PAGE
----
Weight Loss & Nutrition: Beyond Calories in Versus Calories Out

By Brad Crump,
Health Services Manager

BradCrumpMost of us have found ourselves in a position of wanting to lose a few pounds. For some, it is a life long quest often resulting in a mixed bag of results. For a majority, hundreds of pounds have been lost and subsequently gained back leading to feelings of failure, disappointment and a loss of hope for future success. In addition to the stresses of fluctuating results comes the confusion of weeding through all the opinions shared by experts (and self appointed experts) and deciding who is right.

One of the major mistakes people make in establishing a healthy and effective weight loss strategy centered on food and nutrition is assuming that all individuals are created equal. Each of us brings to the “dining room table” differences in genetics, metabolism and specific lifestyle factors that must be considered. There is no “one size fits all” model. Once we begin considering these differences, a more specific and individualized nutrition plan can be established.

Another major failure in developing nutritional guidelines is depending solely on the law of thermodynamics, which teaches us that if we consume less calories than we burn, weight loss should follow. There is no argument that if a person consumes 4,000 calories and only burns 2,500 that that person will not gain weight. Caloric balance is essential and must be determined by proper and specific testing like indirect calorimetry. However, there are many who have greatly reduced their calorie intake and increased their exercise and have experienced weight gain. There is an easily explainable answer and one that is very rarely discussed or considered.

The answer is that all calories are simply not created equal. To clarify, a calorie, in fact, does equal a calorie but only in terms of quantity. If I consume five grams of fat, regardless of its source, I have consumed forty-five calories. It does not matter if it is from a healthy source of omega three fats such as salmon or whether it is from a saturated variety of fat from a processed food; the calorie value is the same. What is not the same is the physiological affect each of those fats will have on my body. How does each of these fats affect my metabolism, immune system, hormone regulation and inflammation in my body?

We need to begin looking at food as an information source for the body and not just an energy or calorie source. As it relates to weight loss, we can consider the role that inflammation/allergic reactions play in our quest for weight loss as it relates to food.

In his book “The Fat Resistance Diet,” Dr. Leo Galland, M.D. provides a beautiful description of the role that inflammation from food plays in fat resistant weight loss. In it, he provides a description of a vicious cycle related to the hormone leptin and its role in supporting metabolism and regulation of appetite. Due to sensitivities or allergic reactions to specific foods, inflammation results in a change in our ability to respond to leptin. This results in changes in the rate at which we burn calories and causes us to constantly feel hungry. As this vicious cycle continues, we gain more body fat, which is in itself inflammatory, and we continue to gain weight. This causes us to assume that we are still taking in more calories than we should and we continue to decrease our caloric intake resulting in a perceived famine and resultant fat storage. This inflammatory response is sending inappropriate information to the body.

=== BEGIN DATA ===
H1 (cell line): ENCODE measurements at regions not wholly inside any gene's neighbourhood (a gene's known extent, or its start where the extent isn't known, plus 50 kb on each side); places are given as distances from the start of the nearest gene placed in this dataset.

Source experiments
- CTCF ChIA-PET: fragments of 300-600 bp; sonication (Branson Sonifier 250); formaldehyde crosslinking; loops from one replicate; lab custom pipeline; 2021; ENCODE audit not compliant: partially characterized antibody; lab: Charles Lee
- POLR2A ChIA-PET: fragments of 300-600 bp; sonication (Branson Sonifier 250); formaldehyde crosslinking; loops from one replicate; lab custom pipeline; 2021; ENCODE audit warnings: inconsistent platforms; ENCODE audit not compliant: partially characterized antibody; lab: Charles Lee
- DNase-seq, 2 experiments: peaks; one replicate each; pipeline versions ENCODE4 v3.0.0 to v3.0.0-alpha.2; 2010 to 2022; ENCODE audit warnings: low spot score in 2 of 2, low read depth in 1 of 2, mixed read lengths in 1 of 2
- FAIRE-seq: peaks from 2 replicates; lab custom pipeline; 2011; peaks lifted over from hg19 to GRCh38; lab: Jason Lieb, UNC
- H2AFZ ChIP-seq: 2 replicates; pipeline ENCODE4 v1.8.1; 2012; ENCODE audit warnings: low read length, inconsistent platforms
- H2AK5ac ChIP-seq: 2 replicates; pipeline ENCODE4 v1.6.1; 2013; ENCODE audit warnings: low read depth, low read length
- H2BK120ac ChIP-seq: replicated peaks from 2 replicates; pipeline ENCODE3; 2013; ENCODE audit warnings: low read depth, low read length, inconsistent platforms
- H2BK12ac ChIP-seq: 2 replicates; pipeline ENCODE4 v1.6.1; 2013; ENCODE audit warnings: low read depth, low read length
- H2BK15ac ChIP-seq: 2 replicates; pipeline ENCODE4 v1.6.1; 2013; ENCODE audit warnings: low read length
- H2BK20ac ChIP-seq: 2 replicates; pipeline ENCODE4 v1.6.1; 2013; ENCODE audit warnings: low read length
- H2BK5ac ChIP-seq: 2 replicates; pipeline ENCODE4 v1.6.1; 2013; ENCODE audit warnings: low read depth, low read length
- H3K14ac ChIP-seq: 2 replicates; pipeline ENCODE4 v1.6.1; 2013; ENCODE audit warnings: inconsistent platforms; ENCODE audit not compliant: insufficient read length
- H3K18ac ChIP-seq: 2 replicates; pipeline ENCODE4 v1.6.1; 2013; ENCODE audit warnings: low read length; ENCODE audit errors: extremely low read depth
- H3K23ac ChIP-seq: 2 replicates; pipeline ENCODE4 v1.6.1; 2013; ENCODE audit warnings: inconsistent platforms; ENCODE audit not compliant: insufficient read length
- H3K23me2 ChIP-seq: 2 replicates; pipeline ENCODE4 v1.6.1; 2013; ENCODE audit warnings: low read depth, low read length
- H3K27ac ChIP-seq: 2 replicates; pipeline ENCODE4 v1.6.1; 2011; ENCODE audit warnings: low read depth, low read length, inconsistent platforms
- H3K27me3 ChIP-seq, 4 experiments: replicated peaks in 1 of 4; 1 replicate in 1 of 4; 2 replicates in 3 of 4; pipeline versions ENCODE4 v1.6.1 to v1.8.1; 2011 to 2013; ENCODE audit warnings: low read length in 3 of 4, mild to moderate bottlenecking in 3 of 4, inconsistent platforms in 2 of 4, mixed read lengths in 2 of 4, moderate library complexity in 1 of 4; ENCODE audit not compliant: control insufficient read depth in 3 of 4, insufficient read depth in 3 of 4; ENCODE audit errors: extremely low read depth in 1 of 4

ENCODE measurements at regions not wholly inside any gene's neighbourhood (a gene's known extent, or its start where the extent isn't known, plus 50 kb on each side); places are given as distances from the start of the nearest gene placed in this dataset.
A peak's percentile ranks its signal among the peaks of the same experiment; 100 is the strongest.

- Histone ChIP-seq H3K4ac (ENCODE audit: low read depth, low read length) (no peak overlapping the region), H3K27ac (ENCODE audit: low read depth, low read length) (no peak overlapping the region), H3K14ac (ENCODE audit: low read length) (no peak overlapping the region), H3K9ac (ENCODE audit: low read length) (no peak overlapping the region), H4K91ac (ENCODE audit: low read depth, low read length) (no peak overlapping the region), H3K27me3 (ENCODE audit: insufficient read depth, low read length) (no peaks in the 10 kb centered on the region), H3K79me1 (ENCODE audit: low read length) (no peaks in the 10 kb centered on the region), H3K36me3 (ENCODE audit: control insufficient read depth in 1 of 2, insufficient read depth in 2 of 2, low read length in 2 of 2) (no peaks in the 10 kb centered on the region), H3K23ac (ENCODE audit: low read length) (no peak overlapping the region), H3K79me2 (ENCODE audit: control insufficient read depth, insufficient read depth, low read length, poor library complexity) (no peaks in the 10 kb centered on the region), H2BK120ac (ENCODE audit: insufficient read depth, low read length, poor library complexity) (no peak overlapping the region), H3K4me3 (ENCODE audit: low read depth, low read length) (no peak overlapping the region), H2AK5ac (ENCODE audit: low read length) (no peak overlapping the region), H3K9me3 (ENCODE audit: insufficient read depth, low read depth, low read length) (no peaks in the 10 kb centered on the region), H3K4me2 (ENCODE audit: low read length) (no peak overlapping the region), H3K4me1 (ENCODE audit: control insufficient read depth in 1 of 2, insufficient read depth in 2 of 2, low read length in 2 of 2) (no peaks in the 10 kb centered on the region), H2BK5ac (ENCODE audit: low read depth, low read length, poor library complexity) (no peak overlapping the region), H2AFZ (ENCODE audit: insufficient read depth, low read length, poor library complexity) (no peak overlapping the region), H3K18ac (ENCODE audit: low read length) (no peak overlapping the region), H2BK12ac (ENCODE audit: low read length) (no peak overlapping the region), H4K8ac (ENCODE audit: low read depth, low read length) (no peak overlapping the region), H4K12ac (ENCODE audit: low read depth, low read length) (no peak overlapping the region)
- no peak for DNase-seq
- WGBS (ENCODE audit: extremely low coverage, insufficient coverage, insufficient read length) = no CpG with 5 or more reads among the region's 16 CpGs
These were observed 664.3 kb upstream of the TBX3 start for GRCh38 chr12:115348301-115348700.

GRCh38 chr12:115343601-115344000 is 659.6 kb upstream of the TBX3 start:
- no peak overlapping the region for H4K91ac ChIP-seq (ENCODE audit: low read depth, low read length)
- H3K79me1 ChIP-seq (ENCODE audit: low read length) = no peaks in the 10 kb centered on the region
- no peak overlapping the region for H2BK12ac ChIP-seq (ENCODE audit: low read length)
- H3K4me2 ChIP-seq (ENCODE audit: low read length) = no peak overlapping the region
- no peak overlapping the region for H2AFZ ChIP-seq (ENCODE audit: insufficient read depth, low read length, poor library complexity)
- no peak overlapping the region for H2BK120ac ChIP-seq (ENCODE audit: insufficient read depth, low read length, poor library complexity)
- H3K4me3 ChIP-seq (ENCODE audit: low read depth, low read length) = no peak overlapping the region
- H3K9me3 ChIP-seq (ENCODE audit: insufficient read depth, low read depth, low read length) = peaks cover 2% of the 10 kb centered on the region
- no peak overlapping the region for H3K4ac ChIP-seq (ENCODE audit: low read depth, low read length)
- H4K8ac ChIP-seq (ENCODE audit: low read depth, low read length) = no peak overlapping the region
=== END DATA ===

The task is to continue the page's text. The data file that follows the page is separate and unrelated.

The inflammatory response we experience from food is simply one example of how we can consume the right number of calories and still gain weight. As we begin to look more specifically at what it is we are eating versus simply how much we are eating, we will begin seeing more long term and healthy weight loss.

Here is a few couple of suggestions that can assist you in your weight loss objectives:

  • Identify your Resting Metabolic Rate. This is an easily administered yet scientifically based test that determines the number of calories you burn under complete resting conditions. Knowing this number will keep you from falling into the trap of over or under consumption. Remember that under consumption of calories can cause as much weight gain as over consuming.
  • Determine if you’re a sensitive to or allergic to specific foods. You can best do this by following an anti-inflammatory diet which focuses on the removal of the most commonly found allergenic foods for one month. You will then go through a process of reintroducing these foods back into the diet one at a time. During the month of elimination, most people lose weight while consuming more than they were typically consuming.

Enjoy the process! As your understanding of food changes, so will your relationship with food and long term, healthy weight loss will follow.

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